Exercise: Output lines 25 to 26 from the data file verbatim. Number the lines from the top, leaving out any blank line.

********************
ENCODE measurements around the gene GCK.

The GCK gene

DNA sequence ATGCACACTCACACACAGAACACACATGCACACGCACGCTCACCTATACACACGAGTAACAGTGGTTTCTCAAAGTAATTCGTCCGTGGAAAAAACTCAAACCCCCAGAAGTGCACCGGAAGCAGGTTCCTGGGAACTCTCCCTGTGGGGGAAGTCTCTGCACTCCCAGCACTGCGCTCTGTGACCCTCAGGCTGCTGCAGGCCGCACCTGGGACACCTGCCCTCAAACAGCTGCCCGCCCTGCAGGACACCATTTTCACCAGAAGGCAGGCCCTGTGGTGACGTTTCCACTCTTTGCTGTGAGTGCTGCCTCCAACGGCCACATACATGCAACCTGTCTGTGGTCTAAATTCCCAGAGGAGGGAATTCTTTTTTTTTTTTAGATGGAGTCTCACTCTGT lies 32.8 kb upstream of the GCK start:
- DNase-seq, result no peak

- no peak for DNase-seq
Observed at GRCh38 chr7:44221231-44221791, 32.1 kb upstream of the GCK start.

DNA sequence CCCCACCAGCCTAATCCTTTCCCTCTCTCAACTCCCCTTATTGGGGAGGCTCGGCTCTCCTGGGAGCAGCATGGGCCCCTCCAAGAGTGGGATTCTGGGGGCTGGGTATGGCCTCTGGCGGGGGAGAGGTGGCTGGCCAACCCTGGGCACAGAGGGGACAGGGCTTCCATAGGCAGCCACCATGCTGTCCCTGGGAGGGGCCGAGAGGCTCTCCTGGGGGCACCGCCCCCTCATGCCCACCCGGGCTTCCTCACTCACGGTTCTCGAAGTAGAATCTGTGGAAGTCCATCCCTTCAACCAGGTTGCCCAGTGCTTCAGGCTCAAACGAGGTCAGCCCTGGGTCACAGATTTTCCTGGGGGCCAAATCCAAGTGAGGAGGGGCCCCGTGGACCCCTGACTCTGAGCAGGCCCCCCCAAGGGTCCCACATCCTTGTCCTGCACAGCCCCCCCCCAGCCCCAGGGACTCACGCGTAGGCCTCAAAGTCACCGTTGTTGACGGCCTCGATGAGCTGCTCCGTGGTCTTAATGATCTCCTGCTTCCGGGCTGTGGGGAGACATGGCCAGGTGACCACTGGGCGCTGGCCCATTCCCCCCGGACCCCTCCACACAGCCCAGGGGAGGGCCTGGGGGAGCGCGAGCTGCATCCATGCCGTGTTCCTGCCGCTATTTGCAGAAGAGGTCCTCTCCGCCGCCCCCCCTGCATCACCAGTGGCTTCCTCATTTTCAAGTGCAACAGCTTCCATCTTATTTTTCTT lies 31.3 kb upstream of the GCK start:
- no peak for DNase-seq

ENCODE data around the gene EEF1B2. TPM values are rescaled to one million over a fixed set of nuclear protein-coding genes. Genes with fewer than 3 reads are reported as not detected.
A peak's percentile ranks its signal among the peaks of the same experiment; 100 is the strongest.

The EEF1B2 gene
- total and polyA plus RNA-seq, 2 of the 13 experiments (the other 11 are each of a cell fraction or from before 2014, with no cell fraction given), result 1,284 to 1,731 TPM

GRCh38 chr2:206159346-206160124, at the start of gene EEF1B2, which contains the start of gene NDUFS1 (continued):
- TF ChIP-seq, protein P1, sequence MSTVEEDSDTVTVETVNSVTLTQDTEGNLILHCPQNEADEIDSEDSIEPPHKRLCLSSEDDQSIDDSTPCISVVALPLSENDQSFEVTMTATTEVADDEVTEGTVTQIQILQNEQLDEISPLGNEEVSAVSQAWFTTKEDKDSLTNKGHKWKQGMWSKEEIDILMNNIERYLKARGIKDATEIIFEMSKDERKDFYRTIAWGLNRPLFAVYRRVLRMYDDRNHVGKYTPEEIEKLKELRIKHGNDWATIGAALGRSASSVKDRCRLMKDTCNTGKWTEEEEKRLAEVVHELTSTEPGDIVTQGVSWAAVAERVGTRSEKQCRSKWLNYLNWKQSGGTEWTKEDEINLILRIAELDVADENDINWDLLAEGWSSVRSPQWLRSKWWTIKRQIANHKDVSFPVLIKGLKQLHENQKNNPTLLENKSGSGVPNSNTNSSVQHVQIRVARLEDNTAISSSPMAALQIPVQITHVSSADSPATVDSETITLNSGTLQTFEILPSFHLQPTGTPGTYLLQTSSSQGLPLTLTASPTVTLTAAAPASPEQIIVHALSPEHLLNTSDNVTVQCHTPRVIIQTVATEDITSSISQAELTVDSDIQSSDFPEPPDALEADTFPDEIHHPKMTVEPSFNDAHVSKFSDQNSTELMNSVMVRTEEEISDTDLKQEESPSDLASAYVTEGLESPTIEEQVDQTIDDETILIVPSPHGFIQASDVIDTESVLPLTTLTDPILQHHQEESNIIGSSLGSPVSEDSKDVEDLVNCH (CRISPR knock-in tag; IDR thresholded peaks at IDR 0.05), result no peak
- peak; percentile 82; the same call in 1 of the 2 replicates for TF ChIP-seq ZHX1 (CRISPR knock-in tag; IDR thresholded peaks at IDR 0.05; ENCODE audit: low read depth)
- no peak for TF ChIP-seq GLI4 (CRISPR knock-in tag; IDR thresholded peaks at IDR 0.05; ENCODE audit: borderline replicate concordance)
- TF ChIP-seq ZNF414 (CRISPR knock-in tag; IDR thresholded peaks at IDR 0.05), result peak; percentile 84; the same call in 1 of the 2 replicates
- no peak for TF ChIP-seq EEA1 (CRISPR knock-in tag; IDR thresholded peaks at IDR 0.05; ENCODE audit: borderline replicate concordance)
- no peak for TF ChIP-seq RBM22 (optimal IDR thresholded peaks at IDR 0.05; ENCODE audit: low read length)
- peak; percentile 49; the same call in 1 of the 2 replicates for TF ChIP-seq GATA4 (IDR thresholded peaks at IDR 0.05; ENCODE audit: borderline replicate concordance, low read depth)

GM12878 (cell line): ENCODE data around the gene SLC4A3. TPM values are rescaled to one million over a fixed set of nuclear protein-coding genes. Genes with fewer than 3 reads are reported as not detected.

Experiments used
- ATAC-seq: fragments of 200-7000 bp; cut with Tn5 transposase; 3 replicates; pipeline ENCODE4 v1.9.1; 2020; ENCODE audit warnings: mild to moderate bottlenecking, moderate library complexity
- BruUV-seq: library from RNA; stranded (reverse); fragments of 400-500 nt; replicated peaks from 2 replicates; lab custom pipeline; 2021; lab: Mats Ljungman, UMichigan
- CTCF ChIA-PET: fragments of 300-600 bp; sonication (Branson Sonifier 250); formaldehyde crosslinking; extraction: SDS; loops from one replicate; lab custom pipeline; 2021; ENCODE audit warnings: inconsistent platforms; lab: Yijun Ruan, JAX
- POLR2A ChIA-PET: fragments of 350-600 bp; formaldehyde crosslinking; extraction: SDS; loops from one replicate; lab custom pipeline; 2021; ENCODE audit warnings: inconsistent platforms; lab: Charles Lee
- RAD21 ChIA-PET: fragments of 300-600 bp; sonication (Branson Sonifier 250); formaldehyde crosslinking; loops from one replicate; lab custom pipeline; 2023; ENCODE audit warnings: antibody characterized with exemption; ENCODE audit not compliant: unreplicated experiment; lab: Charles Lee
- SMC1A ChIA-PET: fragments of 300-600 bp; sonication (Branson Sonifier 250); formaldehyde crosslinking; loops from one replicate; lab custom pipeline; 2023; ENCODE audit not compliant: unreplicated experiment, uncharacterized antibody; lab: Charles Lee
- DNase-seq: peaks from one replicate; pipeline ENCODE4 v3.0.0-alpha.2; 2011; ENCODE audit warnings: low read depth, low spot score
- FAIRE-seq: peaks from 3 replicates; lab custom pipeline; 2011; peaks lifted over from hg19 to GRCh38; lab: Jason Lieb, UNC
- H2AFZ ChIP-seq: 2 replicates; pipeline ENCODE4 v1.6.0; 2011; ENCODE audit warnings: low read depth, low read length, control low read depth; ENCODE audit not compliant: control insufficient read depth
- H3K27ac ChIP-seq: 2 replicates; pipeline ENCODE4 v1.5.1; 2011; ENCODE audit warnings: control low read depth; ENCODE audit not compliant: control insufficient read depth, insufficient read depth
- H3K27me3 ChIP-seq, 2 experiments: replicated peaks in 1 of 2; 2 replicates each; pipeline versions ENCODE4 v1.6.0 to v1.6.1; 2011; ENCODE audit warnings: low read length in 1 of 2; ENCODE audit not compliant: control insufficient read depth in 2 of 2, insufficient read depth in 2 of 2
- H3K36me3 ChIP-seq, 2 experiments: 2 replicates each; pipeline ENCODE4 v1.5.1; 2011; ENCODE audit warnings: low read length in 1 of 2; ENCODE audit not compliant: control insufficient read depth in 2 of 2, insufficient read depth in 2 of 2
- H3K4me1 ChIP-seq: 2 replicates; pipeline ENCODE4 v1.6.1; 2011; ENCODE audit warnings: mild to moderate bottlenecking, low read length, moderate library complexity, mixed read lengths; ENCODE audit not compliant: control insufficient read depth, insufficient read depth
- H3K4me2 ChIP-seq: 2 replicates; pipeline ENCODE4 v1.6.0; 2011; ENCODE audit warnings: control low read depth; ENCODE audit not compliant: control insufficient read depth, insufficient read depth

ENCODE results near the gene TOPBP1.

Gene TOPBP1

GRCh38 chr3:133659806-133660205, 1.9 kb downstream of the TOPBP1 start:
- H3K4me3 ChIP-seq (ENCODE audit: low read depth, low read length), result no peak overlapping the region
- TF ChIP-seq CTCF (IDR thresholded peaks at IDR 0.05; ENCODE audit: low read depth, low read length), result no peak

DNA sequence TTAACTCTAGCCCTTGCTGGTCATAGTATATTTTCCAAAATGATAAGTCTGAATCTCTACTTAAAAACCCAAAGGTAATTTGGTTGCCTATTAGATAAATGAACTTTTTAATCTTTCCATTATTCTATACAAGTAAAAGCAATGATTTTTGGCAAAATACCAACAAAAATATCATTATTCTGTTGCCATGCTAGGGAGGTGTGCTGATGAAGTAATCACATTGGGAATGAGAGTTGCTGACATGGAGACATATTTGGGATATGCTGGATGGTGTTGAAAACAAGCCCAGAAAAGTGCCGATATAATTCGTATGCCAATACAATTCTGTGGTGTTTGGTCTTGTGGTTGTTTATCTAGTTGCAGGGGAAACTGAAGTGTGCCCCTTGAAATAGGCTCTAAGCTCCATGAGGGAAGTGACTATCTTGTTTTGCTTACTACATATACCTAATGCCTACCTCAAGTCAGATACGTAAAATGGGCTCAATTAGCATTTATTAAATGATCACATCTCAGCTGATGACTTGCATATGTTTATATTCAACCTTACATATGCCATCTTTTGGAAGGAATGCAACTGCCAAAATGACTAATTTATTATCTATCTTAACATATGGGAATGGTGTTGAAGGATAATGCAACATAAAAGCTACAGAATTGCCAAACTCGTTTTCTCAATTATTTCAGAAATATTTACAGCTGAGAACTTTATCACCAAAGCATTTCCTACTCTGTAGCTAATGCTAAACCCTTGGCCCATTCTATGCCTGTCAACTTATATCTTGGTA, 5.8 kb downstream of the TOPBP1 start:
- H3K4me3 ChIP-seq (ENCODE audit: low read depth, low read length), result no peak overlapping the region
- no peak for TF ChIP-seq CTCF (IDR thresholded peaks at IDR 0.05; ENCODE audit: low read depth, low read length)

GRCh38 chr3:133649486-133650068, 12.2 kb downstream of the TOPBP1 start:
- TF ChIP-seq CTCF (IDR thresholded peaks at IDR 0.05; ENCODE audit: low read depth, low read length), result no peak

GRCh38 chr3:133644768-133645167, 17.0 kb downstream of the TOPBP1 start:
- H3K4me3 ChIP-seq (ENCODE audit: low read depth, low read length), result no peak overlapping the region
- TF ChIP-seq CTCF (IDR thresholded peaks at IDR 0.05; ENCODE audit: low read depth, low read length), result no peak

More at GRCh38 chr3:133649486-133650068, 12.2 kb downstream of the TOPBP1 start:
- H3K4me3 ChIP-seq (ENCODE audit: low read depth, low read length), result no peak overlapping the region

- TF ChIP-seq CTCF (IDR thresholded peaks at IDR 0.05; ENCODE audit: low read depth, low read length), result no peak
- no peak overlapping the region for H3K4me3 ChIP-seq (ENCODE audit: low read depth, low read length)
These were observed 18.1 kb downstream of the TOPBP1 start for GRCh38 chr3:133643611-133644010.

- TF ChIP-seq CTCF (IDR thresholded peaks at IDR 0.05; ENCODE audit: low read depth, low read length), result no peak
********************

- CTCF ChIA-PET: fragments of 300-600 bp; sonication (Branson Sonifier 250); formaldehyde crosslinking; extraction: SDS; loops from one replicate; lab custom pipeline; 2021; ENCODE audit warnings: inconsistent platforms; lab: Yijun Ruan, JAX
- POLR2A ChIA-PET: fragments of 350-600 bp; formaldehyde crosslinking; extraction: SDS; loops from one replicate; lab custom pipeline; 2021; ENCODE audit warnings: inconsistent platforms; lab: Charles Lee